- A time frame is established.
- The partners must remain orderly and stick to one topic/subject only; refrain from talking over each other (too much); and keep the back and forth going, without one person holding the stage too long.
- Each partner must present his or her wish, fear, or complaint, along with his or her full understanding of the other’s wishes, fears, or complaints. Usually, the latter is best done before presenting one’s own agenda.3
- If the topic involves a wish or want, partners must flow into bargaining mode (e.g., back and forth of suggestions, options, bids, offers). Neither partner can say no without making a counter offer or suggestion.
- Both partners are expected to pay close attention to both narratives, and explicit and implicit facial and gestural cueing. They are tasked with cross-checking what they hear with what they see and sense.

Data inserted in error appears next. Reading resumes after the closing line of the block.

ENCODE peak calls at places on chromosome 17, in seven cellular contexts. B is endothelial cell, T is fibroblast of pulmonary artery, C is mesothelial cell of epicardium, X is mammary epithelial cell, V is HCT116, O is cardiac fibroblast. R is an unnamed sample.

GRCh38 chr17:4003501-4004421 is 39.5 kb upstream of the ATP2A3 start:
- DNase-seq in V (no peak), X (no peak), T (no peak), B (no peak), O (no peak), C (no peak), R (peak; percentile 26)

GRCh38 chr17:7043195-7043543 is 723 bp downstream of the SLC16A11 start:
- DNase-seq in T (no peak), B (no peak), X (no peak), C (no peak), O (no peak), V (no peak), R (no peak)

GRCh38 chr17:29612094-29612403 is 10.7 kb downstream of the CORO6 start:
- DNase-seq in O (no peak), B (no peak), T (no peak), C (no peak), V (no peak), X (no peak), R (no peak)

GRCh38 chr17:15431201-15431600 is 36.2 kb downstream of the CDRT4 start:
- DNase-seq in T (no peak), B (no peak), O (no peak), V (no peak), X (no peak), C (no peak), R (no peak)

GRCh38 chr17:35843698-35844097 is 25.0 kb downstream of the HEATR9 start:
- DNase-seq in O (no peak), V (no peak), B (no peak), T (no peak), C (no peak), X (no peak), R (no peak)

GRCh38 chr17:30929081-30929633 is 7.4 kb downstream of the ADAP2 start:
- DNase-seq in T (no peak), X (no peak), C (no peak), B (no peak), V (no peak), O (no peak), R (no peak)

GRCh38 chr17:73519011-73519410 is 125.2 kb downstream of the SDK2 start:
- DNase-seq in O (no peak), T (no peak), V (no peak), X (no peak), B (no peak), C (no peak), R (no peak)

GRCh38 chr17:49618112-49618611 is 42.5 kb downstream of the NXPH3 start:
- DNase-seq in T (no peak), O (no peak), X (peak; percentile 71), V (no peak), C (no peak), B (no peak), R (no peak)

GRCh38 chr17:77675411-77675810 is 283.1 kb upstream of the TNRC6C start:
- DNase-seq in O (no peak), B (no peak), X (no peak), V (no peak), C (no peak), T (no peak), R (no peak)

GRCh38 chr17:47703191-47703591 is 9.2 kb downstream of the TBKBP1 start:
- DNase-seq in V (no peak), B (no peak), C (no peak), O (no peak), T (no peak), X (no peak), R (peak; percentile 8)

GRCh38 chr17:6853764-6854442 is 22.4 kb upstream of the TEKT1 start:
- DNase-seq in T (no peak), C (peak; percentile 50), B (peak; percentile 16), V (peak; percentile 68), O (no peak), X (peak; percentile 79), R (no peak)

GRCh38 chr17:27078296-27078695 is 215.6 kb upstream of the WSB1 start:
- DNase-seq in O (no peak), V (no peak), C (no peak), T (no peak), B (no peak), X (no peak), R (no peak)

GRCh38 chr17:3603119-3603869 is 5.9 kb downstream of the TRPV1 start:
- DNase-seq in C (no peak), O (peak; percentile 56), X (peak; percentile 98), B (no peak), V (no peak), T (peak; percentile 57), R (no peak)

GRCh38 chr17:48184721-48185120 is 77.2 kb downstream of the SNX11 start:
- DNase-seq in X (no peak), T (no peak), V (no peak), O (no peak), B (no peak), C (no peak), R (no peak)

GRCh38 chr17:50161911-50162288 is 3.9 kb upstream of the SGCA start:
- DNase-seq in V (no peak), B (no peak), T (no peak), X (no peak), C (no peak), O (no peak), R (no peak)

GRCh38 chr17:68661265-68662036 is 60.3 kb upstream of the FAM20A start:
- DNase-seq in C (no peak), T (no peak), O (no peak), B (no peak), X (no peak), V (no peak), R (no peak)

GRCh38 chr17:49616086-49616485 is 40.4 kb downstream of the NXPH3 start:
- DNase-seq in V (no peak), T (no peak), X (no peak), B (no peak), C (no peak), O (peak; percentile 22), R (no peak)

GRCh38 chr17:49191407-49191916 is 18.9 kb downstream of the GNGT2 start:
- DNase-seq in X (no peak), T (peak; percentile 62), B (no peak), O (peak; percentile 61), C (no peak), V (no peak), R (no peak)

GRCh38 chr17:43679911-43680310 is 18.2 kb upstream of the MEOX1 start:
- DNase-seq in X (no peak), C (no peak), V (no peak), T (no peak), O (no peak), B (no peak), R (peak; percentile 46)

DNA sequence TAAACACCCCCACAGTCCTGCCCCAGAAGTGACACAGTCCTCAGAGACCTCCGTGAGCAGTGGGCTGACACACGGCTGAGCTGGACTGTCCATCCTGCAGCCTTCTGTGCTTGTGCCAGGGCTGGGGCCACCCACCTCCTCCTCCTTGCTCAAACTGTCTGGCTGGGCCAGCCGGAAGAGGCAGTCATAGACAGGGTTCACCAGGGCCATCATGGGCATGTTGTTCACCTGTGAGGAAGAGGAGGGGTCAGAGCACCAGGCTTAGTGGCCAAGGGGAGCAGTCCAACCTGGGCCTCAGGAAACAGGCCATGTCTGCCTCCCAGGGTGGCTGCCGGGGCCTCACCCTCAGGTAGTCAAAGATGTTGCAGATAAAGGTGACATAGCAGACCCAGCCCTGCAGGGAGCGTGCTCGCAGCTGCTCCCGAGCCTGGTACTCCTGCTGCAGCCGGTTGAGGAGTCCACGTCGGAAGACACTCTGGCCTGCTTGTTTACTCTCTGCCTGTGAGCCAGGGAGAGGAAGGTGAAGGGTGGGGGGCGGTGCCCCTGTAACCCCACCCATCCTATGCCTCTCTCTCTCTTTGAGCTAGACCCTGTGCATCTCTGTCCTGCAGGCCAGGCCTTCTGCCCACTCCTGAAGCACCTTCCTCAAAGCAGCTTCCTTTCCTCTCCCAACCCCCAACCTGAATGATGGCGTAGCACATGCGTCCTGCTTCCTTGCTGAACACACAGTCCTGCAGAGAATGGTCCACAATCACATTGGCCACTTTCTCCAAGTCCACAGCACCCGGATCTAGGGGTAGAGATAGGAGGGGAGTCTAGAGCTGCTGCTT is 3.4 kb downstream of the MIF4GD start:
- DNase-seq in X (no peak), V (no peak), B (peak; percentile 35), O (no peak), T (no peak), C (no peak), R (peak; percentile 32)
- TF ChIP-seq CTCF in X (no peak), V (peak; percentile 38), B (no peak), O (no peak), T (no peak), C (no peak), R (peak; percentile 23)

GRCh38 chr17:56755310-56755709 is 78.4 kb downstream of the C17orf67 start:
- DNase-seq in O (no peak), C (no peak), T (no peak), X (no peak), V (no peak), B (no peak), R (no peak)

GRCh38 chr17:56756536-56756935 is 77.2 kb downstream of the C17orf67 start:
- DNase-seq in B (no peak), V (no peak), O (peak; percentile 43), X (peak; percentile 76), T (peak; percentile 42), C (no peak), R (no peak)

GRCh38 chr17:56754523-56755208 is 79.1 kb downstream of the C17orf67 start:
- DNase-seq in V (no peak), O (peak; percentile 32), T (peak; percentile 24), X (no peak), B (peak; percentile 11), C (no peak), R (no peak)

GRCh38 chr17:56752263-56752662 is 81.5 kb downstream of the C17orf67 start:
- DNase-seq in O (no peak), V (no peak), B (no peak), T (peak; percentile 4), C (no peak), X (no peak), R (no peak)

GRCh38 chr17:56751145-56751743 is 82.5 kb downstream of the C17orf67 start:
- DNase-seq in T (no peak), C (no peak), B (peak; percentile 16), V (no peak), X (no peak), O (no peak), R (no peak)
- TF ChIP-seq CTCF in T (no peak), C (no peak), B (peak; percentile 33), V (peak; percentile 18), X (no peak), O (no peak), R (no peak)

- Partners must not become bogged down, or they will go down the rabbit hole toward threat (“You’re not happy.” “No, I’m fine.” No, you’re not.”).
- Partners must not become distracted or derailed by their sensitivity to the other’s facial or gestural cues (“Why did you give me that look?” “I didn’t give you a look.” “Why are you being so snippy?”).
- The partners must achieve something at the end of the time limit, and both must ensure the other’s well-being by the end. They must finish as lovers, not business partners.
- There must be no residue of unhappiness, unless one partner is appropriately feeling down after accepting his or her own misdeed.